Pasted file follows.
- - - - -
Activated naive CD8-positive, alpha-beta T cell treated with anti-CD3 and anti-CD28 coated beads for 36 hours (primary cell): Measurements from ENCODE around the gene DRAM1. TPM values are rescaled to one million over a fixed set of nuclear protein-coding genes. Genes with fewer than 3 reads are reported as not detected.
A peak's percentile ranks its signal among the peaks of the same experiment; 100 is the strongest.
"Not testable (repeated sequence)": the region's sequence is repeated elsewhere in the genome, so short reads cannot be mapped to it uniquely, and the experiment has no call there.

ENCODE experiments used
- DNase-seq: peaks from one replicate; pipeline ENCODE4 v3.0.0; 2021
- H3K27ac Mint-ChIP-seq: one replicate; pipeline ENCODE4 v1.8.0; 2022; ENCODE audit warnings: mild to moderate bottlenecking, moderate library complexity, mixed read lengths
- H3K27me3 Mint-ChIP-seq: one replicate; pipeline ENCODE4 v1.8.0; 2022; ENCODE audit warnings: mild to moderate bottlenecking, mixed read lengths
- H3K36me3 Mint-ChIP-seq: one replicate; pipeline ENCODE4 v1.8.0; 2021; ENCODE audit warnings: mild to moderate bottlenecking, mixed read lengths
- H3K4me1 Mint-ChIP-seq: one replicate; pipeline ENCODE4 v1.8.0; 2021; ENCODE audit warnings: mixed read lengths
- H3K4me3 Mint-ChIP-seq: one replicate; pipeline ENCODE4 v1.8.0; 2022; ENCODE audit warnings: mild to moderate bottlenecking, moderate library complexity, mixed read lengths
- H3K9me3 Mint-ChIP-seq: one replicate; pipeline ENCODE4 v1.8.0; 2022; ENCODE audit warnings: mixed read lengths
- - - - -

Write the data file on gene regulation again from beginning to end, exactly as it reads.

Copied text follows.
Activated naive CD8-positive, alpha-beta T cell treated with anti-CD3 and anti-CD28 coated beads for 36 hours (primary cell): Measurements from ENCODE around the gene DRAM1. TPM values are rescaled to one million over a fixed set of nuclear protein-coding genes. Genes with fewer than 3 reads are reported as not detected.
A peak's percentile ranks its signal among the peaks of the same experiment; 100 is the strongest.
"Not testable (repeated sequence)": the region's sequence is repeated elsewhere in the genome, so short reads cannot be mapped to it uniquely, and the experiment has no call there.

ENCODE experiments used
- DNase-seq: peaks from one replicate; pipeline ENCODE4 v3.0.0; 2021
- H3K27ac Mint-ChIP-seq: one replicate; pipeline ENCODE4 v1.8.0; 2022; ENCODE audit warnings: mild to moderate bottlenecking, moderate library complexity, mixed read lengths
- H3K27me3 Mint-ChIP-seq: one replicate; pipeline ENCODE4 v1.8.0; 2022; ENCODE audit warnings: mild to moderate bottlenecking, mixed read lengths
- H3K36me3 Mint-ChIP-seq: one replicate; pipeline ENCODE4 v1.8.0; 2021; ENCODE audit warnings: mild to moderate bottlenecking, mixed read lengths
- H3K4me1 Mint-ChIP-seq: one replicate; pipeline ENCODE4 v1.8.0; 2021; ENCODE audit warnings: mixed read lengths
- H3K4me3 Mint-ChIP-seq: one replicate; pipeline ENCODE4 v1.8.0; 2022; ENCODE audit warnings: mild to moderate bottlenecking, moderate library complexity, mixed read lengths
- H3K9me3 Mint-ChIP-seq: one replicate; pipeline ENCODE4 v1.8.0; 2022; ENCODE audit warnings: mixed read lengths